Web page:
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I have been slowly repainting rooms in my house. The walls are sheetrock, last painted over 20 years ago with many layers of paint from multiple owners. Some of the rooms have dark wood trim (which I'm also painting).

I've noticed that it takes a minimum of two coats of primer and two coats of paint to cover the old paint color and spackle, which is fine. I use Kilz primer and Behr paint usually (latex). Often it takes a third and sometimes even a fourth coat of paint.

This is the primer:

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Here's the question. Given that primer is cheaper than paint, would I be wise to always begin with three coats of primer? Would that reduce the number of needed paint coats? The color is white.

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  • Are you using original Kilz or latex Kilz?
    – RetiredATC
    Jul 31, 2022 at 20:51
  • I added a picture of the primer
    – nuggethead
    Jul 31, 2022 at 20:56
  • Kilz 2 is latex. In my experience (just a homeowner, not a professional painter) I got better coverage by using oil based primer (original Kilz) followed by a latex topcoat. We were trying to cover a mural on a wall, used Kilz 2 followed by a latex topcoat. After the Kilz 2 dried (multiple coats) no mural. After the latex topcoat, the mural bled through. I can only guess that the topcoat dissolves some of the primer. Since original Kilz and latex primer are dissimilar materials, no bleed through occured.
    – RetiredATC
    Jul 31, 2022 at 21:13
  • Try buying a better paint and loading your rollers heavily. One coat of primer and two of paint should work. Maybe I've always just been lucky, but try it. I have had your issue when being stingy with the paint, especially when under loading and over rolling.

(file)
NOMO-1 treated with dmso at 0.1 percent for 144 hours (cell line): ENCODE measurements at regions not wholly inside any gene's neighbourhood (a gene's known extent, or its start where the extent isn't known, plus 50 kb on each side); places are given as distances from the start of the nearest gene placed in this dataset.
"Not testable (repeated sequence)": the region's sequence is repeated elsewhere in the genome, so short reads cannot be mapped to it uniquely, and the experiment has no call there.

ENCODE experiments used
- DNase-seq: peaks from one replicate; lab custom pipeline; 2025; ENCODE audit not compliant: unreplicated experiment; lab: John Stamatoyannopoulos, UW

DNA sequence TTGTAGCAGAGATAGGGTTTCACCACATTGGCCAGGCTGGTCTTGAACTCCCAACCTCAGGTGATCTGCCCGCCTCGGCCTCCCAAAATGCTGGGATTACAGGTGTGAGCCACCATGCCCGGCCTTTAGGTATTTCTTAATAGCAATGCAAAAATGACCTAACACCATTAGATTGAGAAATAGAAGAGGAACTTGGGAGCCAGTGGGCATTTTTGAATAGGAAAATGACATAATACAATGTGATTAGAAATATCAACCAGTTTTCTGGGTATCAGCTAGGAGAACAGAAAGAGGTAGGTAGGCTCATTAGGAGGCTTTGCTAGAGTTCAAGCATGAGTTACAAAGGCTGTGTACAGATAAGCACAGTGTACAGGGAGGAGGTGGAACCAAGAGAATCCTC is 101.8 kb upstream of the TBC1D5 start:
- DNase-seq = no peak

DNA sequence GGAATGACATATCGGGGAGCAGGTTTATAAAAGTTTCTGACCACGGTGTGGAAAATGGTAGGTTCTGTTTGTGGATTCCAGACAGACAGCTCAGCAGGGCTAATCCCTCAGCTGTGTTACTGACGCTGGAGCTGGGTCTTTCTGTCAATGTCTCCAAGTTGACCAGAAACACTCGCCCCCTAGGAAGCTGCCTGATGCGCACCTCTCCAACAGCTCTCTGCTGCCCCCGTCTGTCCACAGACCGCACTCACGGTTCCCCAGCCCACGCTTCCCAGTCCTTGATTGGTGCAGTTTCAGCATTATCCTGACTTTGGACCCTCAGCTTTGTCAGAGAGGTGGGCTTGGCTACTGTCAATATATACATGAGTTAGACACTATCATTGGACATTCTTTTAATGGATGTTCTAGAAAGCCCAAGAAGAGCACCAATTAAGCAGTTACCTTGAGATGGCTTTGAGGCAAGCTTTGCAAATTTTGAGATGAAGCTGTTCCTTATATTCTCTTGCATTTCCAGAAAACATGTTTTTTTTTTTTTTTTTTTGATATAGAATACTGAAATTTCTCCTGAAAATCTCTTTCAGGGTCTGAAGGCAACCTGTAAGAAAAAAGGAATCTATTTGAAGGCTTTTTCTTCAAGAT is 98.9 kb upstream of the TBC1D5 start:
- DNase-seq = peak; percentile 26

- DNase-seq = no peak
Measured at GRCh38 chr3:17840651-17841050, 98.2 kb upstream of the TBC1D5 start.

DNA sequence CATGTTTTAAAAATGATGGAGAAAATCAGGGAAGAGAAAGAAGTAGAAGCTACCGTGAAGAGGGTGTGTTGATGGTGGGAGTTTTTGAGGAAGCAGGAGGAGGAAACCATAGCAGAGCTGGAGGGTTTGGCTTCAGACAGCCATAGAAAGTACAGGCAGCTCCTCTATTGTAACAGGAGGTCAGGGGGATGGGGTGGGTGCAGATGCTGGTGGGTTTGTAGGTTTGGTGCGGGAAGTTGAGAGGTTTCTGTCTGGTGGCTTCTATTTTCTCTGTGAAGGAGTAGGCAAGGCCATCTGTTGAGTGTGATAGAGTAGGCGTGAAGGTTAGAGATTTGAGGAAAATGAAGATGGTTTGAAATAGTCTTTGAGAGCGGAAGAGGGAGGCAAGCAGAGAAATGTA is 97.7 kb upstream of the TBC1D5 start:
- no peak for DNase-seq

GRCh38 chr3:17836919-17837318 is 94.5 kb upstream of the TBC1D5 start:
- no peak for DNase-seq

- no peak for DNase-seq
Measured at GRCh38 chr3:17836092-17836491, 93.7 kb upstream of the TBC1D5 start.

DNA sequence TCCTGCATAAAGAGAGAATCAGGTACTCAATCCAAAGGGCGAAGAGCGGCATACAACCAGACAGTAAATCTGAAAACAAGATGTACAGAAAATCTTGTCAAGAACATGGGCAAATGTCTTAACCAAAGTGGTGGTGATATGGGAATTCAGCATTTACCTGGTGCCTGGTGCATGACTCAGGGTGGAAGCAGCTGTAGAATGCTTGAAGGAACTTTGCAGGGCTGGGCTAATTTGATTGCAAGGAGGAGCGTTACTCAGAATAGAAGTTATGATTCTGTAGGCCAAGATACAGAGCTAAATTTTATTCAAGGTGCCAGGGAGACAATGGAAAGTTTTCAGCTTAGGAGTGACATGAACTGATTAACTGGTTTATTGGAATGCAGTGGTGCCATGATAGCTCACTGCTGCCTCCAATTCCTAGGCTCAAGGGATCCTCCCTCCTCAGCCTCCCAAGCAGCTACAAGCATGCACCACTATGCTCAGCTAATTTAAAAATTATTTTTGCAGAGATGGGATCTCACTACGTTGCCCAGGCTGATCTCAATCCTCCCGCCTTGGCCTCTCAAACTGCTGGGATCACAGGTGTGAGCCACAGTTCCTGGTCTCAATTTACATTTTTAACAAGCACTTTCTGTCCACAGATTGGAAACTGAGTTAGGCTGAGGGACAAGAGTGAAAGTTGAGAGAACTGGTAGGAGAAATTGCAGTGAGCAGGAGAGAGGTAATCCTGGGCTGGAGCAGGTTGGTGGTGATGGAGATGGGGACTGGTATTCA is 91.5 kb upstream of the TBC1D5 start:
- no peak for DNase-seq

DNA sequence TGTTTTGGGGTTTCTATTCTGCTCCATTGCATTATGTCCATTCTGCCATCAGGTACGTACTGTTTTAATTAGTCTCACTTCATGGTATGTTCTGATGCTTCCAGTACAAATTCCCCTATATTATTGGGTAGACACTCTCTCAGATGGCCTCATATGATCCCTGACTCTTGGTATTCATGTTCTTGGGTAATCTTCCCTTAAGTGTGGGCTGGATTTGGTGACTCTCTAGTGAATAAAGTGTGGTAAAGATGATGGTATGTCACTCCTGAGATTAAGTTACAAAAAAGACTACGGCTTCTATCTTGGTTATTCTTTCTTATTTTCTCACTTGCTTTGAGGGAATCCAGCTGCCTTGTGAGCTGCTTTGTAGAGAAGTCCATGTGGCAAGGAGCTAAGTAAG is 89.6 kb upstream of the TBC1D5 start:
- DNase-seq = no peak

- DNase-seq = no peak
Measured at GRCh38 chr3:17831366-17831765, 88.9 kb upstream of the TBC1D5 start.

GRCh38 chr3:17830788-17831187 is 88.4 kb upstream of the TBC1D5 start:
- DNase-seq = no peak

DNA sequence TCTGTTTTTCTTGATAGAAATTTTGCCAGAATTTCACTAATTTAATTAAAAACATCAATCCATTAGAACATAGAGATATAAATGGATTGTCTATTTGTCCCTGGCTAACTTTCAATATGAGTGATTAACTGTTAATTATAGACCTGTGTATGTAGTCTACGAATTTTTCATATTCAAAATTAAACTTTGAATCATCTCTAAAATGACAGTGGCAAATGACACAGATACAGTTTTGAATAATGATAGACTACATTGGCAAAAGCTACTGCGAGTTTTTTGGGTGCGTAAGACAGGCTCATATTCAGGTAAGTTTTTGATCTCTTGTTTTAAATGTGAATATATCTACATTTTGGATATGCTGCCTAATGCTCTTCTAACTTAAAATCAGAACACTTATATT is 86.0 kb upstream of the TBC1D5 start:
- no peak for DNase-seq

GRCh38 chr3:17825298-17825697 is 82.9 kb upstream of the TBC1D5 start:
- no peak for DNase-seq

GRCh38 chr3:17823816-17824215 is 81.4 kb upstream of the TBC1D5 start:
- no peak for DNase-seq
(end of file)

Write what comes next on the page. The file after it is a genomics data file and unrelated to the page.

– jay613
    Jul 31, 2022 at 21:43
  • @jay613 better paint such as?
    – nuggethead
    Jul 31, 2022 at 23:03

2 Answers 2

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I've never painted a room white but the main purpose of primer is to seal porous surfaces like fresh sheetrock. KILZ 2 specifically has stain blocking properties as well. If you have adhesion issues, particularly on semi-gloss walls, then something like PPG Gripper is a much better choice. It sounds like you're using primer for the sake of using primer.

I think you would get better results by paying more for a better paint. I personally love Behr Ultra or higher; $40/gallon. I think this would let you get away with just two coats of fresh paint and skip the primer. Unless of course you value your time at $0.

Additionally, the more paint you can roll in one try, the better. If you're using a 3/8" nap then try a 1/2" nap instead.

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You need to use enough coats of primer so that the surface is consistent.

Imagine you are painting a chess board. After 1 coat of primer, you can still see the chess board. That is called "printing through". The layers of primer are not opaque enough to really hide it.

Note that if you are finding solids at the bottom of your primer can, that's because you did not mix the primer enough, and that will get you poor performing primer, since the solids are what makes it opaque! You can always take the can back to the paint store and ask them to shake it on their paint shaker.

The job of the primer is to equalize the underlying surface (in a number of factors, color is one of them). If the underlying surface is not equal, the primer job is not done!

Now I'll tell you a secret: 1-coat paint is a lie. If you try it in 1 coat, the primer color will "print through" somewhat. In other words if you painted a wall half 1-coat and half 2-coat, the difference will be obvious - the 1-coat side will have the primer color printing through somewhat. They're just hoping your application will be even enough that you won't notice lol.

Needless to say if the primer is not layered enough to make the surface totally consistent, that will immediately print through the 1 coat!

So I plan for 2 topcoats and n primer coats, with the value being enough to stop all print-through of the underlying surface. The last primer coat doesn't need total coverage of all differences (e.g. the chess board), but it needs to be close enough that the 2 coats of topcoat will seal the deal. Since I don't like re-doing jobs that failed, to me that means "pretty darn close".

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